About the COVID-19 vaccine

Everyone aged 16 and over, and those aged 12-15 with specific underlying health conditions that put them at risk of severe COVID-19 or who live with someone who is immunosuppressed, can now get their COVID-19 vaccination.

How to get the vaccine and where

People will usually receive their second dose at the same location as they receive their first dose, and there are many ways that you can get vaccinated - the details of which may vary according to the vaccination cohort/group you are in:

If the mass vaccination site is too far away, please wait for your GP to contact you to secure a location closer to home. 

If you are on the GP learning disability register or clinically vulnerable (moderate risk) from COVID-19 please wait to be contacted by the NHS. See the full list of priority groups here and guidance on the high and moderate risk categories here.

How to protect one another

The first dose of the COVID-19 vaccine should give you good protection from three or four weeks after you've had it. But you need to have the two doses of the vaccine to give you longer lasting protection. Currently, 16-17 year olds will receive a single vaccination shot which will still give good protection.

No vaccine is 100% effective so you may still get or spread the virus. That’s why it is critical that we follow the guidelines including regular handwashing, social distancing, wearing a face covering and letting fresh air in where recommended.  

New evidence continues to show the COVID-19 vaccines are highly effective in protecting against death and hospitalisation from coronavirus. Analysis from Public Health England reveals that both AstraZeneca and Pfizer gives 80% protection on first dose which rises still further after the second dose.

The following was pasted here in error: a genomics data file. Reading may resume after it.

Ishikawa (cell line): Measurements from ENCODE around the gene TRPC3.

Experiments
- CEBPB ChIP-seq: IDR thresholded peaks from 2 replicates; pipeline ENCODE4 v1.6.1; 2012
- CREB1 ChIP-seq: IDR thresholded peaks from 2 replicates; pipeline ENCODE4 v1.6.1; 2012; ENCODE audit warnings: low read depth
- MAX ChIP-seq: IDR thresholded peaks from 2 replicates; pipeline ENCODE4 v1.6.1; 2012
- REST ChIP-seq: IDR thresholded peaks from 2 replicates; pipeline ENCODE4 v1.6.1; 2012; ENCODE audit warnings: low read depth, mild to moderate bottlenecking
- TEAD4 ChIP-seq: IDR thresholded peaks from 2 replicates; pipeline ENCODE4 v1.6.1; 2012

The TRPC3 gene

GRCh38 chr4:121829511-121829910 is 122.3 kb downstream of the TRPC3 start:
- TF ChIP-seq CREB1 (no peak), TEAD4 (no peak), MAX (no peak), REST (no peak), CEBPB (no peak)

The latest national COVID-19 vaccine surveillance report estimates the programme has prevented about 22 million infections and 60,000 deaths so far in England.

People who are double jabbed or aged under 18 are no longer legally required to self-isolate if they are identified as a close contact of a positive COVID-19 case.

If you are pregnant

The latest statement from the Joint Committee on Vaccination and Immunisation (JCVI) says there have been no specific safety concerns identified with any brand of COVID-19 vaccines in relation to pregnancy. However, it’s preferable for pregnant women to be offered the Pfizer-BioNTech or Moderna vaccines where available.

Hesitant about getting your vaccine

We know for some people getting vaccinated can be a daunting experience and we’re working with communities across the borough to help address some of the misinformation. Find out more about vaccine facts.

For more information including easy-read or information in other languages


Please get vaccinated so we can get back to doing the things we love, protect our loved ones and Royal Greenwich.